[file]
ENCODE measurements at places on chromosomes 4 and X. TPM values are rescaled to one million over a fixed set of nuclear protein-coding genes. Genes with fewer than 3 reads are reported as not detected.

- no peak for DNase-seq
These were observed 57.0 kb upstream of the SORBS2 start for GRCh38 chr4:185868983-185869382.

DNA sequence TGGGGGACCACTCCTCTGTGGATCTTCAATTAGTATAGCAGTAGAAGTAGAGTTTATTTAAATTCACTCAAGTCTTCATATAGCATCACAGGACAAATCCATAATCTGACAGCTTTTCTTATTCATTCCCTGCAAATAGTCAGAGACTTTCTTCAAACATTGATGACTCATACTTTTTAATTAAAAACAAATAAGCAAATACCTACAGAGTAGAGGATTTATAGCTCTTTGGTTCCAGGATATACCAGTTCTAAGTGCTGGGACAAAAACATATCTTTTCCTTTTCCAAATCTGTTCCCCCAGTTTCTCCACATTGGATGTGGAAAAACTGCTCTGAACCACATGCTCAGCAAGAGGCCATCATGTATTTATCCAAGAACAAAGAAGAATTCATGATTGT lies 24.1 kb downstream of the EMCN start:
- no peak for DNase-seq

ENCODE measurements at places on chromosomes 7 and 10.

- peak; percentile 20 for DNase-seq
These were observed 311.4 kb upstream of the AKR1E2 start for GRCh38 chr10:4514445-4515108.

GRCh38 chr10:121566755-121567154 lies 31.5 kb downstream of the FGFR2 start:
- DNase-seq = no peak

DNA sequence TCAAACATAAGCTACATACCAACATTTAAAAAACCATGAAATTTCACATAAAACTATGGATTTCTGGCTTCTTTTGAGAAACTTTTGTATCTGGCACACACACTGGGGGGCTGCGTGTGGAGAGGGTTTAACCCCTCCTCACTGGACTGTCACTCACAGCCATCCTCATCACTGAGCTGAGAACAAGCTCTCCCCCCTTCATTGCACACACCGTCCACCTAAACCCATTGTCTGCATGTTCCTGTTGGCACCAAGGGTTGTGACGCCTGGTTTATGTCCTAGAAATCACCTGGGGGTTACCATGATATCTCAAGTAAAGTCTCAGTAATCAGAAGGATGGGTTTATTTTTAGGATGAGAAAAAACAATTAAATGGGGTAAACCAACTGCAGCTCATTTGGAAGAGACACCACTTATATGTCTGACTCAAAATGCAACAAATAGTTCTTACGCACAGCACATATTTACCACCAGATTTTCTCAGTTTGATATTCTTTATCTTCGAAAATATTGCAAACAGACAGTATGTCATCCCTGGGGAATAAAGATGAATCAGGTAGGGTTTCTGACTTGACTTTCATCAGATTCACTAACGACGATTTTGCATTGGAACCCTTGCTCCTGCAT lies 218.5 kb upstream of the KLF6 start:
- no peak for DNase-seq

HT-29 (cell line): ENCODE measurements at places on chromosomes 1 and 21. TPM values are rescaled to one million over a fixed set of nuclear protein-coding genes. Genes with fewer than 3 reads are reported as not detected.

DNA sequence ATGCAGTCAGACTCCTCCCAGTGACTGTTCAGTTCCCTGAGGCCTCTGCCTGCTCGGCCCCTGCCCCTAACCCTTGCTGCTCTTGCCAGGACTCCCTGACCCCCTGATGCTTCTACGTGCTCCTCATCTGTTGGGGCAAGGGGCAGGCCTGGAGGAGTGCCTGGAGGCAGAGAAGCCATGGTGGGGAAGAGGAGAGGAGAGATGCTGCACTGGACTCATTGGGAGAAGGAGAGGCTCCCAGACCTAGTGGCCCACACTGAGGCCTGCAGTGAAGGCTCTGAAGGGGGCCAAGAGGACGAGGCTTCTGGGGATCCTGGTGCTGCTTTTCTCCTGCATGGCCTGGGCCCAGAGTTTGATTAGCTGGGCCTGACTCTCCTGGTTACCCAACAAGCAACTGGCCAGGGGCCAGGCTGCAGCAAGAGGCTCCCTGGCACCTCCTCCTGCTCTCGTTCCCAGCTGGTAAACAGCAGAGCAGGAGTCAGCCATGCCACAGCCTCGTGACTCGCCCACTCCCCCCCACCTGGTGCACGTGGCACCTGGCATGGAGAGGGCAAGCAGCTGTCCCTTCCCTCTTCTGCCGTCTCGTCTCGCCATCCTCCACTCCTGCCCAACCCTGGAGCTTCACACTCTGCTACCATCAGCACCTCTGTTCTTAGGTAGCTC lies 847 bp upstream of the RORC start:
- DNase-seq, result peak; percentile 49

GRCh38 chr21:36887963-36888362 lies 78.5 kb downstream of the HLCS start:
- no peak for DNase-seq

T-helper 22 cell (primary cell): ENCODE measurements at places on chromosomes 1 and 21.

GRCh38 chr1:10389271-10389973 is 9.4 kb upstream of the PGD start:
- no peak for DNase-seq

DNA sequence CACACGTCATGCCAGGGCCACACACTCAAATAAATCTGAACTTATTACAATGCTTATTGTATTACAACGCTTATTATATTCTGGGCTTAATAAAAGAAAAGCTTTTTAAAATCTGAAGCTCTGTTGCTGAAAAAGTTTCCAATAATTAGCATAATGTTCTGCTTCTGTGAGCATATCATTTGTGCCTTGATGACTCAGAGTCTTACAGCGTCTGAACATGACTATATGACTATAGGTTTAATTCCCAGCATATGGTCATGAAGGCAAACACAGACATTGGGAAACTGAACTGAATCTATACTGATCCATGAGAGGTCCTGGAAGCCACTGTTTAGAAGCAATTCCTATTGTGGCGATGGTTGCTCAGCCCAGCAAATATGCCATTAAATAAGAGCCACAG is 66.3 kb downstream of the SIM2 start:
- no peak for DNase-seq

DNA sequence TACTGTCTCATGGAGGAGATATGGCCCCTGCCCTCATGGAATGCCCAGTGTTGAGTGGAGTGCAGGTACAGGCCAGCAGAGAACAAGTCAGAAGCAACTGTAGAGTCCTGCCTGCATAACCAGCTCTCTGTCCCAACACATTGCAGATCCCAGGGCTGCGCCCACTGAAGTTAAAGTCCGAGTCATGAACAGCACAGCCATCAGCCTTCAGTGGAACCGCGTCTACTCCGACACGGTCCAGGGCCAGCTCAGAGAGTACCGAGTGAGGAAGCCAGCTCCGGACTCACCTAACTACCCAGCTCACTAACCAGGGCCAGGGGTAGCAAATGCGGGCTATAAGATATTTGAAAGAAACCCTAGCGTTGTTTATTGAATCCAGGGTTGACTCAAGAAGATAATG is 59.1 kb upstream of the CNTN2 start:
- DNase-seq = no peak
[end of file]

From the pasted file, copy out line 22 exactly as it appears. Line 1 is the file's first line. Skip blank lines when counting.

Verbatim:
- no peak for DNase-seq